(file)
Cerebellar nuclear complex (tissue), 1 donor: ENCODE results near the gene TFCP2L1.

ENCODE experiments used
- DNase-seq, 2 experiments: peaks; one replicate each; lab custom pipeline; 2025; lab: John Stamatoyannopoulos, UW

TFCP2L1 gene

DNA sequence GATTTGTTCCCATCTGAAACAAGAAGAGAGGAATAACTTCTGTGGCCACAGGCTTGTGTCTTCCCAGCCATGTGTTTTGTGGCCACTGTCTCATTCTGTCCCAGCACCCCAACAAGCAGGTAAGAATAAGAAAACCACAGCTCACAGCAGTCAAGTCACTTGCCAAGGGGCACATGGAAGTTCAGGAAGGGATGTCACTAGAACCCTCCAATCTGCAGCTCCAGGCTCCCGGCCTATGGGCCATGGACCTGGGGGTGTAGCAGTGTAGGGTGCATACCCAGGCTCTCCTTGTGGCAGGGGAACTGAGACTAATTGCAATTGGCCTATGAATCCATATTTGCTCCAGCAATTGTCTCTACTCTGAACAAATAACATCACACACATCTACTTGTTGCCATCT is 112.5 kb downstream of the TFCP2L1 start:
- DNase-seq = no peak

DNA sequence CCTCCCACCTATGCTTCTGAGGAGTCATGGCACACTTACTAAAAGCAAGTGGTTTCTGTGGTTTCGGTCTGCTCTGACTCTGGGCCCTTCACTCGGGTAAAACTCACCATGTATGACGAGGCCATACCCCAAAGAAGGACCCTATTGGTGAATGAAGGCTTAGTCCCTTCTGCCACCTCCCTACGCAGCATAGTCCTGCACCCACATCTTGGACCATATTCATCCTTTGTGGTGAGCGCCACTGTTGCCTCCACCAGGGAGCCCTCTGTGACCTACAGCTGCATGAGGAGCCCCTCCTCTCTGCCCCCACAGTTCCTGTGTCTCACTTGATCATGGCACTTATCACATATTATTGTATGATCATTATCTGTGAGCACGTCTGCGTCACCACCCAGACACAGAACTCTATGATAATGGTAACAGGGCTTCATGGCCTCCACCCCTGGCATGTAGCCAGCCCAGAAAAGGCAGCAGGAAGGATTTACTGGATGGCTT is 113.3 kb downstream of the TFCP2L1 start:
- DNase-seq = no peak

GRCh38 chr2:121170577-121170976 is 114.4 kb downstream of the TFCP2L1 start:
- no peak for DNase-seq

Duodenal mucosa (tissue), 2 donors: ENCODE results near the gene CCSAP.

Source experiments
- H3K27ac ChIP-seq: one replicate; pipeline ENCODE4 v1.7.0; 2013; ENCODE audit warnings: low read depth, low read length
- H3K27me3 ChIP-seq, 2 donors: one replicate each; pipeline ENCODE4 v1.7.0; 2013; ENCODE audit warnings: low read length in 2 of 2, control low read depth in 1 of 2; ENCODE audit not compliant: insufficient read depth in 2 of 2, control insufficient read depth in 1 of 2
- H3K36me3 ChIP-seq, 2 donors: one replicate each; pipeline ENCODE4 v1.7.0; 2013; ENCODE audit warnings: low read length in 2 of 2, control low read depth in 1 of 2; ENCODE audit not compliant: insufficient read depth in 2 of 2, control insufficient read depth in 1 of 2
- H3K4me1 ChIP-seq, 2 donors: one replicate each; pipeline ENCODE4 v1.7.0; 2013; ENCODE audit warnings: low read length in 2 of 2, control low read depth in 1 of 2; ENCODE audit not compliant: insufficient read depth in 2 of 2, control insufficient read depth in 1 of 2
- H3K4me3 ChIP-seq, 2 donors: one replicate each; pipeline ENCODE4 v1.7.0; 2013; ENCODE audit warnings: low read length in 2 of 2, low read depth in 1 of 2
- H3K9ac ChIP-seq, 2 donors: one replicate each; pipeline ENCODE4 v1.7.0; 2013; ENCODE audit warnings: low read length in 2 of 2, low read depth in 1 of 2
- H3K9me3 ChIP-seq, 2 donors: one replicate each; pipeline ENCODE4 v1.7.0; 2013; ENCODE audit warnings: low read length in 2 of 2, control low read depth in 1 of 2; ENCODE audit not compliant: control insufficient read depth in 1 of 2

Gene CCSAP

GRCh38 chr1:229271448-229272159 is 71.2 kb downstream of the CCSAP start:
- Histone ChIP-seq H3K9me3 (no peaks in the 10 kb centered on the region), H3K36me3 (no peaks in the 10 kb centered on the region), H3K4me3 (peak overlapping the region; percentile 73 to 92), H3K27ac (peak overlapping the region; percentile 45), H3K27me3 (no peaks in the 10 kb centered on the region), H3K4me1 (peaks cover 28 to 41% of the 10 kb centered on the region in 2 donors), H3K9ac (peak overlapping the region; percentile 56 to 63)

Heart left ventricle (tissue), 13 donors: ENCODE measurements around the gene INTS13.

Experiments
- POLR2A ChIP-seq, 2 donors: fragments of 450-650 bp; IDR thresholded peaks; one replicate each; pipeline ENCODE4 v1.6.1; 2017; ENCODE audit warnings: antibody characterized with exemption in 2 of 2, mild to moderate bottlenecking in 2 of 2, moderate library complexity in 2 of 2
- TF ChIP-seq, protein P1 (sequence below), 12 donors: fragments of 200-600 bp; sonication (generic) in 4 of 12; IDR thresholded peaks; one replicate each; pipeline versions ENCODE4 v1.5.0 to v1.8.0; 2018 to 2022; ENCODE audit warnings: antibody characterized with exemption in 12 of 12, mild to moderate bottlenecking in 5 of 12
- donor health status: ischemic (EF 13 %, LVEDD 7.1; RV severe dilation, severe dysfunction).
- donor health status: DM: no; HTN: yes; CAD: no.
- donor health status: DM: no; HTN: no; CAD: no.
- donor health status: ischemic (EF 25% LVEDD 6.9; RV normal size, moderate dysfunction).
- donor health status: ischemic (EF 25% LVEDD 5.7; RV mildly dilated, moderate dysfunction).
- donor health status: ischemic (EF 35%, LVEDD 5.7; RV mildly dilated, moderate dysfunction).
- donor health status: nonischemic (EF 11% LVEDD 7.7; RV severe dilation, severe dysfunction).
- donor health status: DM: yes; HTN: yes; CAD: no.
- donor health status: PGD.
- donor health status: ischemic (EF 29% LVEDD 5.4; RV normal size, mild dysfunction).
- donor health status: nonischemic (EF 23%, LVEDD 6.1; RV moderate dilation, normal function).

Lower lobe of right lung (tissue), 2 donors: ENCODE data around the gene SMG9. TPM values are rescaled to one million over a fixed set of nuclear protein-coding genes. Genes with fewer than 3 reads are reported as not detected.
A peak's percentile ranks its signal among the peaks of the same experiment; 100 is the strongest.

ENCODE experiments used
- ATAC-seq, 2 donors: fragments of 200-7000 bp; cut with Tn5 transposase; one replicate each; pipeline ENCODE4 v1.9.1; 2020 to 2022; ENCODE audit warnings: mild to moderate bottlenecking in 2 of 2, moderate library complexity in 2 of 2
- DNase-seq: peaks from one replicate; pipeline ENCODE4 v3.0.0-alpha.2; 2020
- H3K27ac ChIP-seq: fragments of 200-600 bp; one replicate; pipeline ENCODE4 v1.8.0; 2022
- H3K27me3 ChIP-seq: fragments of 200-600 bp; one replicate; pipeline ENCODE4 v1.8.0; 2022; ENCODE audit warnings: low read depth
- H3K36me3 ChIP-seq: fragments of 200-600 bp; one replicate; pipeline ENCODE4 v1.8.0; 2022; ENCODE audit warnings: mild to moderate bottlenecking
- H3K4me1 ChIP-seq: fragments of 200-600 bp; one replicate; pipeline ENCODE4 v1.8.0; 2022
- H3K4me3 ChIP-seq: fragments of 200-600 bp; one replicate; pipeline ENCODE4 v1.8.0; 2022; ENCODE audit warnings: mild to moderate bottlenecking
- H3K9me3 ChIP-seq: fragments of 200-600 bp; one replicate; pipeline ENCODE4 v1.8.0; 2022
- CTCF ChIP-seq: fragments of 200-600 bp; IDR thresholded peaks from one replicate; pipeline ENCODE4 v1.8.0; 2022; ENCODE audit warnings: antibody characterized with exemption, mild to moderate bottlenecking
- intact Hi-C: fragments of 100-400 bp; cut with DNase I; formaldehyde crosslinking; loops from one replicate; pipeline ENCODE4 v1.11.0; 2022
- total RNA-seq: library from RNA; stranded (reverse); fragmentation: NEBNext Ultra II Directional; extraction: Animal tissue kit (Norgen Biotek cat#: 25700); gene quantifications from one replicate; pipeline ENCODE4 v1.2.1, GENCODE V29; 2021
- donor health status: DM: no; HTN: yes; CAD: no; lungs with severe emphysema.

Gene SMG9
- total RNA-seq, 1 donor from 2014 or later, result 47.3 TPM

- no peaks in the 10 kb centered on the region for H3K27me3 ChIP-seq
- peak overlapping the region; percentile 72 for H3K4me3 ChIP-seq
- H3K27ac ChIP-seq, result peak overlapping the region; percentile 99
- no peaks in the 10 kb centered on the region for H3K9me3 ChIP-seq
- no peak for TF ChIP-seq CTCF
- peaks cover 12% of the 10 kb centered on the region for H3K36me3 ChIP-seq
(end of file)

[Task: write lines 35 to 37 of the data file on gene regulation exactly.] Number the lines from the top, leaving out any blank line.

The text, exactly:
- donor health status: PGD.
- donor health status: ischemic (EF 29% LVEDD 5.4; RV normal size, mild dysfunction).
- donor health status: nonischemic (EF 23%, LVEDD 6.1; RV moderate dilation, normal function).